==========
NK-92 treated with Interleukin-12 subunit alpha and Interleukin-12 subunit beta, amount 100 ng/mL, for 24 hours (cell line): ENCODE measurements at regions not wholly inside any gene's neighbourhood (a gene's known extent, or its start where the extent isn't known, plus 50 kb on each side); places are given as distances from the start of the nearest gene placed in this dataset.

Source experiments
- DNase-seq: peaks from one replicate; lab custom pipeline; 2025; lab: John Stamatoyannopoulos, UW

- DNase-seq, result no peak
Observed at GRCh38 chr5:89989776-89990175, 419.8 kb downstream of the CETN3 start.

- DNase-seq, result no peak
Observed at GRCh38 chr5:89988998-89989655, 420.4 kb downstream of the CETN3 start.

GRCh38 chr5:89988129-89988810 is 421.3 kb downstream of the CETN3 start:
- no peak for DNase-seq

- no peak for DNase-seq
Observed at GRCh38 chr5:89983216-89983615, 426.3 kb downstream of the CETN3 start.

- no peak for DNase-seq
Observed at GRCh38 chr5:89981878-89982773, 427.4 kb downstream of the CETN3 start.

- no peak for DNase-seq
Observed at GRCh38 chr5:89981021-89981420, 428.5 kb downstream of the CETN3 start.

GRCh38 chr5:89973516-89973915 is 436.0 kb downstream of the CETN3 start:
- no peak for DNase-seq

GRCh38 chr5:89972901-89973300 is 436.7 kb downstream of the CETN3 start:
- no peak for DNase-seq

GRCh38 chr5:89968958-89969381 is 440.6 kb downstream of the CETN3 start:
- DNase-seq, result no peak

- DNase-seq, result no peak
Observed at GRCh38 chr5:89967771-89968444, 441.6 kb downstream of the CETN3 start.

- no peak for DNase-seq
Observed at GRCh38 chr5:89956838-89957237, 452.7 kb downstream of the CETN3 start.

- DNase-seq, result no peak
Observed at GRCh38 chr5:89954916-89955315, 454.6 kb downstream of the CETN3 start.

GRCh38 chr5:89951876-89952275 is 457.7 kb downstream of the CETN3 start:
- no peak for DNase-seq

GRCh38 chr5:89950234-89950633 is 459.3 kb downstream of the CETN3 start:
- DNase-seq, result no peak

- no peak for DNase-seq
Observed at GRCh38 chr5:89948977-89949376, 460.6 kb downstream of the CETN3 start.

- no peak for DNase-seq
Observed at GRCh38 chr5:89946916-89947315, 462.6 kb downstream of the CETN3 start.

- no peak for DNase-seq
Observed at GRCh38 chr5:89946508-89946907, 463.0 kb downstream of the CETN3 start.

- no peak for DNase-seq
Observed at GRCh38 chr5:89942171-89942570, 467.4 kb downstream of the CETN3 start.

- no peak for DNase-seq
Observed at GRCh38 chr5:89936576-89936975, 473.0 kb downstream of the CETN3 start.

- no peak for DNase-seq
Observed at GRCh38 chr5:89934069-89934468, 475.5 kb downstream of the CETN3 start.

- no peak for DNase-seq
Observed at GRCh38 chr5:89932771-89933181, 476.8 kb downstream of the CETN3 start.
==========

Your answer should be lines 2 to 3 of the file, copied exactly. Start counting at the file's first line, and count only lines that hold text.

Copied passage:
Source experiments
- DNase-seq: peaks from one replicate; lab custom pipeline; 2025; lab: John Stamatoyannopoulos, UW